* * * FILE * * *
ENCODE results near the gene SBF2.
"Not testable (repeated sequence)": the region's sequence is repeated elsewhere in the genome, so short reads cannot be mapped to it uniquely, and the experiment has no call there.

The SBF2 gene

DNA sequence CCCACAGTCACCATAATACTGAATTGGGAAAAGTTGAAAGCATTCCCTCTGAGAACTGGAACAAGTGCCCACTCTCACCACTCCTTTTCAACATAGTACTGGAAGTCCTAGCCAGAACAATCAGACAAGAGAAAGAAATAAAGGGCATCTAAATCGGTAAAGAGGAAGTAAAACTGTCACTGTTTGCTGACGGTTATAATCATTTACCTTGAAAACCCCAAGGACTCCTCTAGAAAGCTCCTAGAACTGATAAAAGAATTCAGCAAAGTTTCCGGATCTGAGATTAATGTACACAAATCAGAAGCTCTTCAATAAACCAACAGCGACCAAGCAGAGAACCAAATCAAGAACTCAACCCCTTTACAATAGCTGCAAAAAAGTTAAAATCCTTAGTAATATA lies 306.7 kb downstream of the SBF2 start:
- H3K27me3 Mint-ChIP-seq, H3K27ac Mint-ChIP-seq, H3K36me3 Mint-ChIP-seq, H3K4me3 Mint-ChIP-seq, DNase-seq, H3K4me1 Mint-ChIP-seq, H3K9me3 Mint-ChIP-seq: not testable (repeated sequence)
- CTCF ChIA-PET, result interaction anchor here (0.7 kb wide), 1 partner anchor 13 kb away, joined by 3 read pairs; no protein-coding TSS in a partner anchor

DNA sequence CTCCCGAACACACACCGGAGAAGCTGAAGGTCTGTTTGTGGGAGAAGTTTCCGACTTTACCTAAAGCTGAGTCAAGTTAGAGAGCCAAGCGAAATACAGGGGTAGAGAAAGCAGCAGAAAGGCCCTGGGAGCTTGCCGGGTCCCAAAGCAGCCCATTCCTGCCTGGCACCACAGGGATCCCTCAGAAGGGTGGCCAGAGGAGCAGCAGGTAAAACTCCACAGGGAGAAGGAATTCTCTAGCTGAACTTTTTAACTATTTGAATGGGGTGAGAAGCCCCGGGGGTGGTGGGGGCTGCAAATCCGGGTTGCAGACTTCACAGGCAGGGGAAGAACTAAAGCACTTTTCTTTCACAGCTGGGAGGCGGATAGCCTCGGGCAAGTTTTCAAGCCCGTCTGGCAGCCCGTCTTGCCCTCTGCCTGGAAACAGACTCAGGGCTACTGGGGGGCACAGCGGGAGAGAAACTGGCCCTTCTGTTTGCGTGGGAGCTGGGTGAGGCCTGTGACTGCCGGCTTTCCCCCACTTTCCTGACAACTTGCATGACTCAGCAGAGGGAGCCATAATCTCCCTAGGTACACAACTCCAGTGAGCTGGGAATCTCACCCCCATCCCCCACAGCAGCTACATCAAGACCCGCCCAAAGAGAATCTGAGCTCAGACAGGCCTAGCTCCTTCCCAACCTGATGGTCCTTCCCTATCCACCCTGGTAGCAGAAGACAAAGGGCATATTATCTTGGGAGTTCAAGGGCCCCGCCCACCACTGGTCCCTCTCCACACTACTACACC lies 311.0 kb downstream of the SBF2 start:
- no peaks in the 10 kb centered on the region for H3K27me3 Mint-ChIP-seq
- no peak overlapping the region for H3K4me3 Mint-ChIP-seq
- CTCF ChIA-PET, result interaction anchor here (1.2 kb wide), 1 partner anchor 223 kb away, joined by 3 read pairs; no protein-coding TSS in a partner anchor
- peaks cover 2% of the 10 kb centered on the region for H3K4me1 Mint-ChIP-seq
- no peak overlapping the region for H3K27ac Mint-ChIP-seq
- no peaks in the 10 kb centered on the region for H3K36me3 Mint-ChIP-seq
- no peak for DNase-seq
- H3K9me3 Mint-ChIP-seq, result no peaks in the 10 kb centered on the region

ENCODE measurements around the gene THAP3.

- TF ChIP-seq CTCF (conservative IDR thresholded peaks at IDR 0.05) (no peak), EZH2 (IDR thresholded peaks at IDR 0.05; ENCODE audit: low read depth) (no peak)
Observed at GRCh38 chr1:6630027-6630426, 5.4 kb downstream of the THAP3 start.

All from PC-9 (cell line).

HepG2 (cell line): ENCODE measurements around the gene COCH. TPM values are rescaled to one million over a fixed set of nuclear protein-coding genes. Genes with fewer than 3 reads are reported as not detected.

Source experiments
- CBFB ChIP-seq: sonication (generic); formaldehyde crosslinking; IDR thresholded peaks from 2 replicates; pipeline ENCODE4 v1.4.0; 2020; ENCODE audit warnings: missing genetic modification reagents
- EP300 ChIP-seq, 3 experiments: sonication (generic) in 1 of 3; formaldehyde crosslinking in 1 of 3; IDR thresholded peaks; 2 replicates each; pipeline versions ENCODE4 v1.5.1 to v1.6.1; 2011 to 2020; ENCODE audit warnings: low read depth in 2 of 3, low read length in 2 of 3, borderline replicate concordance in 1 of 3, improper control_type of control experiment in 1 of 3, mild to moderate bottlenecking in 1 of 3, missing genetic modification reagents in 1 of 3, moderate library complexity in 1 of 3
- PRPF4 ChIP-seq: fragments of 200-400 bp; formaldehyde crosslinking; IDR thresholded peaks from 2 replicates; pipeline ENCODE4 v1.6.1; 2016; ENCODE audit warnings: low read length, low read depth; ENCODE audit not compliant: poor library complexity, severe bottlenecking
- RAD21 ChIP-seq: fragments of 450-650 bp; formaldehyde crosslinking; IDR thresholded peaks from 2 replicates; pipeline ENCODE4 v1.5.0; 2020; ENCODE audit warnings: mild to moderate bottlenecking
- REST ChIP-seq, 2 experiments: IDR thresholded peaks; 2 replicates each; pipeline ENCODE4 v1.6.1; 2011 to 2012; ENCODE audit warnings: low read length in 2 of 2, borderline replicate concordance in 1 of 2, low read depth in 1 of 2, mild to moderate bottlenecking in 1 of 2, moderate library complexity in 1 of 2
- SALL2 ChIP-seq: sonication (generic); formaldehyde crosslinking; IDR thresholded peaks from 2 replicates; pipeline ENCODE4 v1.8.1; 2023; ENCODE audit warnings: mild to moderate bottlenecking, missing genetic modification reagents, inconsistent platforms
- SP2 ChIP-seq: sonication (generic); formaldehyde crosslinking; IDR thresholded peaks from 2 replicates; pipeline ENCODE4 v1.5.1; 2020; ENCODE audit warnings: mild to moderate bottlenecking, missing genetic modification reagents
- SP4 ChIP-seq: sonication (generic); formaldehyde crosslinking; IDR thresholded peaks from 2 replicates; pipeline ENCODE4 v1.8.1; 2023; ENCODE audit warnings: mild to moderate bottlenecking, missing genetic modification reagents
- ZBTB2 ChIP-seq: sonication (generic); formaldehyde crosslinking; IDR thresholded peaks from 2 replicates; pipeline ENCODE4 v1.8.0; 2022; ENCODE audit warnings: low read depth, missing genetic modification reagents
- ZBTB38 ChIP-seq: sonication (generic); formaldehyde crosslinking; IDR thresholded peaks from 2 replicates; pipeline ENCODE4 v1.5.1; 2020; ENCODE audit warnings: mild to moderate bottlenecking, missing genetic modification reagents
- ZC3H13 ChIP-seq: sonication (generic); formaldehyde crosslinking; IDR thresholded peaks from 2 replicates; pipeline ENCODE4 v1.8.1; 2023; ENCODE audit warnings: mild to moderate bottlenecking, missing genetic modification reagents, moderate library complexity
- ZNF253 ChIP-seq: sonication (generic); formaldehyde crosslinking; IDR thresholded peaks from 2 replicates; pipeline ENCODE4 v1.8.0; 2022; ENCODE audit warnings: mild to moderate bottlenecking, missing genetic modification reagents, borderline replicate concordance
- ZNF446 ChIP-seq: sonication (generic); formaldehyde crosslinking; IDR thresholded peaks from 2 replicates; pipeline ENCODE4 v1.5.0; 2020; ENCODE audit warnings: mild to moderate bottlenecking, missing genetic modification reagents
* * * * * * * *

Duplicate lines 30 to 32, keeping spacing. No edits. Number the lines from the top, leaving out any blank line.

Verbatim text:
- ZBTB2 ChIP-seq: sonication (generic); formaldehyde crosslinking; IDR thresholded peaks from 2 replicates; pipeline ENCODE4 v1.8.0; 2022; ENCODE audit warnings: low read depth, missing genetic modification reagents
- ZBTB38 ChIP-seq: sonication (generic); formaldehyde crosslinking; IDR thresholded peaks from 2 replicates; pipeline ENCODE4 v1.5.1; 2020; ENCODE audit warnings: mild to moderate bottlenecking, missing genetic modification reagents
- ZC3H13 ChIP-seq: sonication (generic); formaldehyde crosslinking; IDR thresholded peaks from 2 replicates; pipeline ENCODE4 v1.8.1; 2023; ENCODE audit warnings: mild to moderate bottlenecking, missing genetic modification reagents, moderate library complexity